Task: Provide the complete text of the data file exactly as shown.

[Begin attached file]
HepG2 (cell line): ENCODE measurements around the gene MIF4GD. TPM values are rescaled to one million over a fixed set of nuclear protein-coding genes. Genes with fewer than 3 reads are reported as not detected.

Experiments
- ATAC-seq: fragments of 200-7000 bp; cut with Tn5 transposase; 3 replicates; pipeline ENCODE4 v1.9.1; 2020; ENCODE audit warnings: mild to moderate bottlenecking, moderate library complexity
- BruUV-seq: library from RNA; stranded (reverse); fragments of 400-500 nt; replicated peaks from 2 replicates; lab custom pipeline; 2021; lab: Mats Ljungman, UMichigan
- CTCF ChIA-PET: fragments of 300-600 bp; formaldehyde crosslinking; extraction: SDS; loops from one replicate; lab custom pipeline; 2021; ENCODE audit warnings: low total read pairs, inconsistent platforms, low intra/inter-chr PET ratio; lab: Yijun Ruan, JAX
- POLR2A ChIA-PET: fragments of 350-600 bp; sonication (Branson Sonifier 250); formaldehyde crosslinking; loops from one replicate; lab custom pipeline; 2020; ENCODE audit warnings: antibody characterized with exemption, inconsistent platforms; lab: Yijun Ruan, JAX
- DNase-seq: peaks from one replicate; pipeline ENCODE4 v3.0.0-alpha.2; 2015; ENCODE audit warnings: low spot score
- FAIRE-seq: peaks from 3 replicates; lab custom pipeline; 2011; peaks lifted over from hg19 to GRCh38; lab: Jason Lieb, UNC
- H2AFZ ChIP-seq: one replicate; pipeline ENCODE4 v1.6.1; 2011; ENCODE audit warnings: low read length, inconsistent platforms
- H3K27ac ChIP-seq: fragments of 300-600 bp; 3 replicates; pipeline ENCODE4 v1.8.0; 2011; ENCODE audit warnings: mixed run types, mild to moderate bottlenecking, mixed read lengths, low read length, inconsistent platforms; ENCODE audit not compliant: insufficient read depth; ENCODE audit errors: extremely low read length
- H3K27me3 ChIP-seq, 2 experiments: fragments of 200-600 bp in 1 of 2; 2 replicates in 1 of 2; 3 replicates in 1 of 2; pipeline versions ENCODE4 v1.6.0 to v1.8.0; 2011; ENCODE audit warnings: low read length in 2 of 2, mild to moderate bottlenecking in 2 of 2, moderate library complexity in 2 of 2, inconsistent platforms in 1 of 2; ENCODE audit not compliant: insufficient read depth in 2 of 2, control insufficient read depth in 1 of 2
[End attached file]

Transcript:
HepG2 (cell line): ENCODE measurements around the gene MIF4GD. TPM values are rescaled to one million over a fixed set of nuclear protein-coding genes. Genes with fewer than 3 reads are reported as not detected.

Experiments
- ATAC-seq: fragments of 200-7000 bp; cut with Tn5 transposase; 3 replicates; pipeline ENCODE4 v1.9.1; 2020; ENCODE audit warnings: mild to moderate bottlenecking, moderate library complexity
- BruUV-seq: library from RNA; stranded (reverse); fragments of 400-500 nt; replicated peaks from 2 replicates; lab custom pipeline; 2021; lab: Mats Ljungman, UMichigan
- CTCF ChIA-PET: fragments of 300-600 bp; formaldehyde crosslinking; extraction: SDS; loops from one replicate; lab custom pipeline; 2021; ENCODE audit warnings: low total read pairs, inconsistent platforms, low intra/inter-chr PET ratio; lab: Yijun Ruan, JAX
- POLR2A ChIA-PET: fragments of 350-600 bp; sonication (Branson Sonifier 250); formaldehyde crosslinking; loops from one replicate; lab custom pipeline; 2020; ENCODE audit warnings: antibody characterized with exemption, inconsistent platforms; lab: Yijun Ruan, JAX
- DNase-seq: peaks from one replicate; pipeline ENCODE4 v3.0.0-alpha.2; 2015; ENCODE audit warnings: low spot score
- FAIRE-seq: peaks from 3 replicates; lab custom pipeline; 2011; peaks lifted over from hg19 to GRCh38; lab: Jason Lieb, UNC
- H2AFZ ChIP-seq: one replicate; pipeline ENCODE4 v1.6.1; 2011; ENCODE audit warnings: low read length, inconsistent platforms
- H3K27ac ChIP-seq: fragments of 300-600 bp; 3 replicates; pipeline ENCODE4 v1.8.0; 2011; ENCODE audit warnings: mixed run types, mild to moderate bottlenecking, mixed read lengths, low read length, inconsistent platforms; ENCODE audit not compliant: insufficient read depth; ENCODE audit errors: extremely low read length
- H3K27me3 ChIP-seq, 2 experiments: fragments of 200-600 bp in 1 of 2; 2 replicates in 1 of 2; 3 replicates in 1 of 2; pipeline versions ENCODE4 v1.6.0 to v1.8.0; 2011; ENCODE audit warnings: low read length in 2 of 2, mild to moderate bottlenecking in 2 of 2, moderate library complexity in 2 of 2, inconsistent platforms in 1 of 2; ENCODE audit not compliant: insufficient read depth in 2 of 2, control insufficient read depth in 1 of 2